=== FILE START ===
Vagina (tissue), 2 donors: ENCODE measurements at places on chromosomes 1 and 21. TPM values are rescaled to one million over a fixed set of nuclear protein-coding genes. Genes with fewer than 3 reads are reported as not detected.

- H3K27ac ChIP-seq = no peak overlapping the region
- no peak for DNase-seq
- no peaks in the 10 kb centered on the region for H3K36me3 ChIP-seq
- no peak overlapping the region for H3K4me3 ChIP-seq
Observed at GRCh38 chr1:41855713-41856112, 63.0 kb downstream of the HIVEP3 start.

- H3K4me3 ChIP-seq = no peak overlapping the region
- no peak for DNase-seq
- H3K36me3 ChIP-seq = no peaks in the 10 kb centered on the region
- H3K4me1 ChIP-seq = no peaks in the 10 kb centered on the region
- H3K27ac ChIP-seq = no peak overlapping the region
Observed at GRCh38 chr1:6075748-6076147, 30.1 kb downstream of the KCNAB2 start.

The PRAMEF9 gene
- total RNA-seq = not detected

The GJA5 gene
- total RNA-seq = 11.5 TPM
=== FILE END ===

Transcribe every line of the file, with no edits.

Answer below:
Vagina (tissue), 2 donors: ENCODE measurements at places on chromosomes 1 and 21. TPM values are rescaled to one million over a fixed set of nuclear protein-coding genes. Genes with fewer than 3 reads are reported as not detected.

- H3K27ac ChIP-seq = no peak overlapping the region
- no peak for DNase-seq
- no peaks in the 10 kb centered on the region for H3K36me3 ChIP-seq
- no peak overlapping the region for H3K4me3 ChIP-seq
Observed at GRCh38 chr1:41855713-41856112, 63.0 kb downstream of the HIVEP3 start.

- H3K4me3 ChIP-seq = no peak overlapping the region
- no peak for DNase-seq
- H3K36me3 ChIP-seq = no peaks in the 10 kb centered on the region
- H3K4me1 ChIP-seq = no peaks in the 10 kb centered on the region
- H3K27ac ChIP-seq = no peak overlapping the region
Observed at GRCh38 chr1:6075748-6076147, 30.1 kb downstream of the KCNAB2 start.

The PRAMEF9 gene
- total RNA-seq = not detected

The GJA5 gene
- total RNA-seq = 11.5 TPM